Hyosung Expects to Upgrade National Competitive Edge in Carbon Fiber Industry through Its Carbon Fiber

Aug 21, 2019

Carbon fiber is seen as a ‘dream material’ that can change the paradigm of various industries as it can replace steel due to its characteristics of being light but strong at the same time. It is one of few materials that South Korean companies are highly dependent on Japanese companies. Hyosung became the first South Korean company to start the production of carbon fibers in 2013 and succeeded in localizing carbon fiber.
It is expected that the foundation for home production of carbon fibers will be strengthened even more as Hyosung stated that it would invest $828 million (1 trillion KRW) until 2028 to have a carbon fiber production plant that can produce 24,000 tons of carbon fibers annually which will make it the biggest carbon fiber plant in the world.
South Korean industries expect that South Korea’s competitive edge in carbon fiber will grow within high-performance carbon fiber market that is being led by Japanese companies as South Korean Government is planning to support development of highly elastic carbon fiber.
“It is difficult to say for certain how much carbon material can change the paradigm of industries and there are endless possibilities within back-end industries that use carbon fiber.” said Chairman Cho Hyeon-joon of Hyosung at a new investment agreement ceremony that was held at Hyosung Advanced Materials’ Jeonju plant. “We are going to make Jeonju the Mecca of the carbon industry by having many companies form a cluster for carbon materials and create new products and markets by exhibiting their creative thinking and be one of the foundations in helping South Korea become one of the powerhouses in materials industry.”
Carbon fiber is a type of fiber that has carbon concentration of 92%. Depending on how it is produced, it can be based on PAN (Polyacrylonitrile) or PITCH. While it is 25% lighter than steel, it is 10 times stronger than steel, up to 5 times more elastic than steel, and up to 6 times more thermally conductive than aluminum. As a result, it can be used in various industries such as car, sports, shipbuilding, and aerospace.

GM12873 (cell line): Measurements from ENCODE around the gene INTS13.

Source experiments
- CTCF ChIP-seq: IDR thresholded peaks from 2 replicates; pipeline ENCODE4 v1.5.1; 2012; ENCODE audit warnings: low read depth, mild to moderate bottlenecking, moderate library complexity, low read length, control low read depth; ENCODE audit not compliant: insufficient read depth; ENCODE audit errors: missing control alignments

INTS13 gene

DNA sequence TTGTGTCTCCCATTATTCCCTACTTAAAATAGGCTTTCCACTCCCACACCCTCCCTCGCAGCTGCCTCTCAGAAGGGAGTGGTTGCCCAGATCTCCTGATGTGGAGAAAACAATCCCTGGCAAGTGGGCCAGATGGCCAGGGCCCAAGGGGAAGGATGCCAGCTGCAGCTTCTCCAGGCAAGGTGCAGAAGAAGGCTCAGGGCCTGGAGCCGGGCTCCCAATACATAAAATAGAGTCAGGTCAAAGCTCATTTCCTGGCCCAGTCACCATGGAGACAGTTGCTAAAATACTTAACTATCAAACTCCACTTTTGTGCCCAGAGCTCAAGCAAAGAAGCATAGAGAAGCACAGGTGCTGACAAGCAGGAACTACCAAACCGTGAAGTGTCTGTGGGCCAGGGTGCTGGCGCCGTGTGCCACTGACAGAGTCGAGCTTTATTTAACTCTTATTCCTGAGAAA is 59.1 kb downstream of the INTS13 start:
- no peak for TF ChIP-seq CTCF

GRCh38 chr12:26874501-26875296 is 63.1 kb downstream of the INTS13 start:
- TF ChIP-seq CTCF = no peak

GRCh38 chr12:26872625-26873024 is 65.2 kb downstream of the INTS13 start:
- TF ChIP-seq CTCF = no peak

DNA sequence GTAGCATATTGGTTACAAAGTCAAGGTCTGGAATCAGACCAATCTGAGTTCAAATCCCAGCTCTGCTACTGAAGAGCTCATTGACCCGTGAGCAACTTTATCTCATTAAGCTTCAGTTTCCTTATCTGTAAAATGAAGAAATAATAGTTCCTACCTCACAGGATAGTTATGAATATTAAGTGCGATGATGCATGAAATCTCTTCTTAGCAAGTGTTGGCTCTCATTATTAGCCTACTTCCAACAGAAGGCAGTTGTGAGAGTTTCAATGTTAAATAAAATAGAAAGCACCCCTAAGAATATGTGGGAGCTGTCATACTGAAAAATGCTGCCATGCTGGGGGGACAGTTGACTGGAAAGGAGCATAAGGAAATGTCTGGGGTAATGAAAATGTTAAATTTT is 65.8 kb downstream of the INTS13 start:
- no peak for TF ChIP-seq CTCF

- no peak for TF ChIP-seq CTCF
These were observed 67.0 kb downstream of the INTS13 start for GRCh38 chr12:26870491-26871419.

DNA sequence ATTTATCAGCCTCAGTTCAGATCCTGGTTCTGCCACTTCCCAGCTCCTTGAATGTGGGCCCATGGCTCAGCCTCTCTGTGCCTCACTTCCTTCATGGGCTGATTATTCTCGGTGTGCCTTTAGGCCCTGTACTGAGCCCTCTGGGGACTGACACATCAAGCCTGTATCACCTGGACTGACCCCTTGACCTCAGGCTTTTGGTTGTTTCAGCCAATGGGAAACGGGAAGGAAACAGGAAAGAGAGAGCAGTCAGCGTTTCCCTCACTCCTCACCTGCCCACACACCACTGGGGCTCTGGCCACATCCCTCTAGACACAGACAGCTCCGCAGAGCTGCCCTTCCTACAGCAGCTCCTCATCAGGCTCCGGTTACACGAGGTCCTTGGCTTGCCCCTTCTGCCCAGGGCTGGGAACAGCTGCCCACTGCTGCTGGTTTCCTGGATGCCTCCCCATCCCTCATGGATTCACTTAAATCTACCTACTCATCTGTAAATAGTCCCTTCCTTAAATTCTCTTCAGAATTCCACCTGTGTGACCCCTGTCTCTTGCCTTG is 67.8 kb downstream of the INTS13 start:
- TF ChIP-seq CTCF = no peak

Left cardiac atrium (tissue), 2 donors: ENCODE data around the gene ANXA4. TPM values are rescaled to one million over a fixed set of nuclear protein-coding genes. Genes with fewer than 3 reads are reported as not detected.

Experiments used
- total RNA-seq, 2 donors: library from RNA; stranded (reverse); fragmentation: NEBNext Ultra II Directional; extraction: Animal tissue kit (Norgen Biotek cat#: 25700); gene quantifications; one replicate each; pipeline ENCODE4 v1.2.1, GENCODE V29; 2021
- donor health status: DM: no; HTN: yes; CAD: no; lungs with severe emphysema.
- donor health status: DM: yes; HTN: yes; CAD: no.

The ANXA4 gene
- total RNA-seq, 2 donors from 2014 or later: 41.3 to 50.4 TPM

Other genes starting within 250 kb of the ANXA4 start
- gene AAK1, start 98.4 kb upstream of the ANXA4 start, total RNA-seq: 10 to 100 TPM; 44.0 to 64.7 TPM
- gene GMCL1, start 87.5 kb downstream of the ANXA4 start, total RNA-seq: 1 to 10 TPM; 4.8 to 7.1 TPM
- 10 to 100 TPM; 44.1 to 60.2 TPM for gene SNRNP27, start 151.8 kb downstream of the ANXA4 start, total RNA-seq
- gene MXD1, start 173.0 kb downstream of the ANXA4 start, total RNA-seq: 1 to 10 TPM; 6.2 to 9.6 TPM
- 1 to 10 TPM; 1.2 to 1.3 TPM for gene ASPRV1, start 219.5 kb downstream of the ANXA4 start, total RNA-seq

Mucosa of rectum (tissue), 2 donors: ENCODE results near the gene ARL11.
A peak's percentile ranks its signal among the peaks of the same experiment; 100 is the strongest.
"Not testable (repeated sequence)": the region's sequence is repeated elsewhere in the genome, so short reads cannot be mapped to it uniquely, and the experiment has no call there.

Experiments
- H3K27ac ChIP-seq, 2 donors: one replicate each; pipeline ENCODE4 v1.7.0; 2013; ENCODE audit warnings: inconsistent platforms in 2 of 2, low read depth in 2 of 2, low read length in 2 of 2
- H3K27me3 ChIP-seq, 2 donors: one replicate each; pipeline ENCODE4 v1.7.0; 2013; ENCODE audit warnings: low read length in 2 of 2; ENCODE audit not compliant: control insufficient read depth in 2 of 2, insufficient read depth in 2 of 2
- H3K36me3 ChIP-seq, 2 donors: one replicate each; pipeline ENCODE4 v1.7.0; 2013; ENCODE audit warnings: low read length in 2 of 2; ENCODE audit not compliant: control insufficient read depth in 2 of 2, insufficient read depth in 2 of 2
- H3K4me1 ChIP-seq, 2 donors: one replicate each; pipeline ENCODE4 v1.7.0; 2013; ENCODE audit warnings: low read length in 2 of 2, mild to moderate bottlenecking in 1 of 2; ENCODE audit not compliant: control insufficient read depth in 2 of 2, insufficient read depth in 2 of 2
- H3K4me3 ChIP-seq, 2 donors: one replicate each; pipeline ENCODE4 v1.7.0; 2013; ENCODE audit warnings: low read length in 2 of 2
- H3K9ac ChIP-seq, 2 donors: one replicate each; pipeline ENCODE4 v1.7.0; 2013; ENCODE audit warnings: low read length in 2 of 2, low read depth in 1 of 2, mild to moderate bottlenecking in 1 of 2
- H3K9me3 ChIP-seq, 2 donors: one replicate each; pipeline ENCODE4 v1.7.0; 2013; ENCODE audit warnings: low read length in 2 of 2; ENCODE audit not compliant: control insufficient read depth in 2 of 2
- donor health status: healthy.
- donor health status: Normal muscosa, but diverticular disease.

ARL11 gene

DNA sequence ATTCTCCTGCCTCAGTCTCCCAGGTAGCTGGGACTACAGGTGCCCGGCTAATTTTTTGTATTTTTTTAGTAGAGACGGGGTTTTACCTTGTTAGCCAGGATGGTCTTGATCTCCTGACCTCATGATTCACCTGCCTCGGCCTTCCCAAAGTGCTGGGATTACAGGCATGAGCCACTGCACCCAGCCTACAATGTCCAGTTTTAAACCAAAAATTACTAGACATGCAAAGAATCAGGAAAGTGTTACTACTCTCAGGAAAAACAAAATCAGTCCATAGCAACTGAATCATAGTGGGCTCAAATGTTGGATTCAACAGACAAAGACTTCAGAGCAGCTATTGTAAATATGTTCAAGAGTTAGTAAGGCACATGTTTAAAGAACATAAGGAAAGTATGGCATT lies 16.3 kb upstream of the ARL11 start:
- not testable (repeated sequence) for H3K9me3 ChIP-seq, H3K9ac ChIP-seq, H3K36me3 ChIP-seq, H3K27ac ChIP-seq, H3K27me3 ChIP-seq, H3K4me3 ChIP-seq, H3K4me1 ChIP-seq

A researcher from Hyosung R&D Business Labs is examining carbon fiber.  (Reference: The Electronic Times) <A researcher from Hyosung R&D Business Labs is examining carbon fiber. (Reference: The Electronic Times)>

It is especially seen as an important material for ‘hydrogen economy generation’ as it can be used as a material for hydrogen fuel tank that needs to withstand pressure that is hundreds of times stronger than air. While fuel tank of Hyundai Motor Company’s NEXO, which is the world’s first fuel cell electric vehicle to be produced, is manufactured by a medium-sized South Korean company called ILJIN Composites, carbon fiber that goes into ILJIN Composites’ fuel tank is supplied by Toray. “We expect that we will be able to supply our carbon fiber soon by collaborating with South Korean companies and testing the quality of our carbon fiber.” said Hyosung.
Toray, Mitsubishi Rayon, and Toho currently supply 66% of carbon fibers in the world. Solvay from the U.S. and SGL from Germany also own parts of the carbon fiber market. Currently, Hyosung is the only South Korean company to produce PAN-based carbon fiber. Hyosung’s carbon fiber corresponds to Toray’s T700 standard (tensile strength: 4.9GPa, elasticity: 230GPa). This is one of the reasons why South Korean Government needs to provide necessary support so that high-quality carbon fibers that have T1000 standard (elasticity over 340GPa) can be developed.
Ministry of Trade, Industry and Energy (MOTIE) is planning to provide support for development of highly elastic PAN-based carbon fiber through an industry-university-research institute consortium centered on Hyosung. Because PAN-based carbon fiber generally has excellent tensile strength, industries expect that South Korea’s competitive edge in carbon fiber technology will be able to take a leap if South Korea secures technology to manufacture highly elastic PAN-based carbon fiber through government support.
“Carbon material field requires long-term training, investments on R&D, and concerns on support for projects as it is difficult to see results in a short period of time and to secure fundamental technologies and knowhow that are level to that of the U.S. and Japan that have invested more than 40 years into this field.” said Professor Jeon Young-pyo of Korea Research Institute of Chemical Technology. “While earning credibility in our carbon fiber from other global companies through Hyosung and other relevant industries, composite material manufacturers must actively expand application of PAN-based carbon fiber.”
Staff Reporter Jung, Hyeonjung | iam@etnews.com & Staff Reporter Ryu, Taewoong | bigheroryu@etnews.com

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